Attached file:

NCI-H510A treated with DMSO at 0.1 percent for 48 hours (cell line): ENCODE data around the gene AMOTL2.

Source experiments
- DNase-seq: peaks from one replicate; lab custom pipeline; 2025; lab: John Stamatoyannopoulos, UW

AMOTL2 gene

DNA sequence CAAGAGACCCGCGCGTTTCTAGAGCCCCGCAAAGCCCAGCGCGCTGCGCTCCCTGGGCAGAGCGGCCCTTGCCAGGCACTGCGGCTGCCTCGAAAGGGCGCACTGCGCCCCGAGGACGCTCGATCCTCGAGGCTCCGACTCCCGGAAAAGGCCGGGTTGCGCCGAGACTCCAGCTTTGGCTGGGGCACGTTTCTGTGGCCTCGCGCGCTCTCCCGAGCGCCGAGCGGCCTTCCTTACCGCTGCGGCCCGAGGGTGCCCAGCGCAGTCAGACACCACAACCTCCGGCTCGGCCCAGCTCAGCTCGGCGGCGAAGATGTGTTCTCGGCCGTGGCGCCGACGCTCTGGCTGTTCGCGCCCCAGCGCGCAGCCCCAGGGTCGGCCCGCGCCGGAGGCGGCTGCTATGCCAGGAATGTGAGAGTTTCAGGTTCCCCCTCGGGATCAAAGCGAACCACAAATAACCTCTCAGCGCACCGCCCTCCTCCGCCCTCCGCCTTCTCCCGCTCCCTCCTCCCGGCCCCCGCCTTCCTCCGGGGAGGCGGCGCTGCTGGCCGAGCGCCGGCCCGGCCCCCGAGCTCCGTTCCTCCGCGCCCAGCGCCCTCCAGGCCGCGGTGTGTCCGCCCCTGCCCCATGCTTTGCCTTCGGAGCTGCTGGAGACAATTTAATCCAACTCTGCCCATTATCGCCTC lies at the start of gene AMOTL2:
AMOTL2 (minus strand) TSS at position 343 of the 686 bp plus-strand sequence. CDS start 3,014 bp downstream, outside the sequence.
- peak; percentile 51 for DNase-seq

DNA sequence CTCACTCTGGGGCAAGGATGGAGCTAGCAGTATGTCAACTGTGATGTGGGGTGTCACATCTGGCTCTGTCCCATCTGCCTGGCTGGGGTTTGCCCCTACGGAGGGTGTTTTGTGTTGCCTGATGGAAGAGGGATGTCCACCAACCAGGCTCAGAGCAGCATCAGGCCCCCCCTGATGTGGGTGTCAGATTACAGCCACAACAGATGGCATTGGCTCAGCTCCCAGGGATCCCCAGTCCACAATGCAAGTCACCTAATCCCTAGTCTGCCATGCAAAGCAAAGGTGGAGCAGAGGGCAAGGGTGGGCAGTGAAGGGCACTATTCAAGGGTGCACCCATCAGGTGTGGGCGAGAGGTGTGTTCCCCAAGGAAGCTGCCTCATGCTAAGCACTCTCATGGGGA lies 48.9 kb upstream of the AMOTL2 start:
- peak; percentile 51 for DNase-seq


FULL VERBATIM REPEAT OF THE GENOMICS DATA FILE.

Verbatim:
NCI-H510A treated with DMSO at 0.1 percent for 48 hours (cell line): ENCODE data around the gene AMOTL2.

Source experiments
- DNase-seq: peaks from one replicate; lab custom pipeline; 2025; lab: John Stamatoyannopoulos, UW

AMOTL2 gene

DNA sequence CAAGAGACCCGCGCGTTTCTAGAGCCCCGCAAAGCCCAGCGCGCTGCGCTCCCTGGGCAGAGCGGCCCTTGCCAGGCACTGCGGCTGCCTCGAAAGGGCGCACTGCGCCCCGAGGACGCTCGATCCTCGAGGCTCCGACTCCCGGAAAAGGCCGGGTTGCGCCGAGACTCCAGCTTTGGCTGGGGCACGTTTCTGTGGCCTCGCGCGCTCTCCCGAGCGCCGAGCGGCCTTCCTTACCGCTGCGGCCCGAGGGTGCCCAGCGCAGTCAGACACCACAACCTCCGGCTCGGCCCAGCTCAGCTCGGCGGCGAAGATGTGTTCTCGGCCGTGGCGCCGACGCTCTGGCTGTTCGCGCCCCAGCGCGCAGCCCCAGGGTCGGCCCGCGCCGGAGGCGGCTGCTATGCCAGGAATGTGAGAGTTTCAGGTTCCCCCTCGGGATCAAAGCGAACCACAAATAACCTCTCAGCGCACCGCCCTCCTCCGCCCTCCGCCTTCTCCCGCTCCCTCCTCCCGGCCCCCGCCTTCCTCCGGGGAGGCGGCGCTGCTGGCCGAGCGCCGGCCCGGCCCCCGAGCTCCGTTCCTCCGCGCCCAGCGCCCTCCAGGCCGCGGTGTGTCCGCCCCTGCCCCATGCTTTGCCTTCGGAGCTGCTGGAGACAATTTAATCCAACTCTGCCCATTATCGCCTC lies at the start of gene AMOTL2:
AMOTL2 (minus strand) TSS at position 343 of the 686 bp plus-strand sequence. CDS start 3,014 bp downstream, outside the sequence.
- peak; percentile 51 for DNase-seq

DNA sequence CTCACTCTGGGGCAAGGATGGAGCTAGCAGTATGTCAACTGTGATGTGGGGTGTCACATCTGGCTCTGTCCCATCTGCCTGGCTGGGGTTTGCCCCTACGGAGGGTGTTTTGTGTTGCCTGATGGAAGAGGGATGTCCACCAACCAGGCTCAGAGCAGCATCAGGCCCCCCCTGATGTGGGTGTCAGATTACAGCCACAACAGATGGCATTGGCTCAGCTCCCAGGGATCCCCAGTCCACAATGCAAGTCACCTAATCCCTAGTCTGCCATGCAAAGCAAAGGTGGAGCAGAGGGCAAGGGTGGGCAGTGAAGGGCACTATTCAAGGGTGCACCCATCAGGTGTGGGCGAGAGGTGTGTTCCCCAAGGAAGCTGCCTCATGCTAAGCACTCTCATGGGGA lies 48.9 kb upstream of the AMOTL2 start:
- peak; percentile 51 for DNase-seq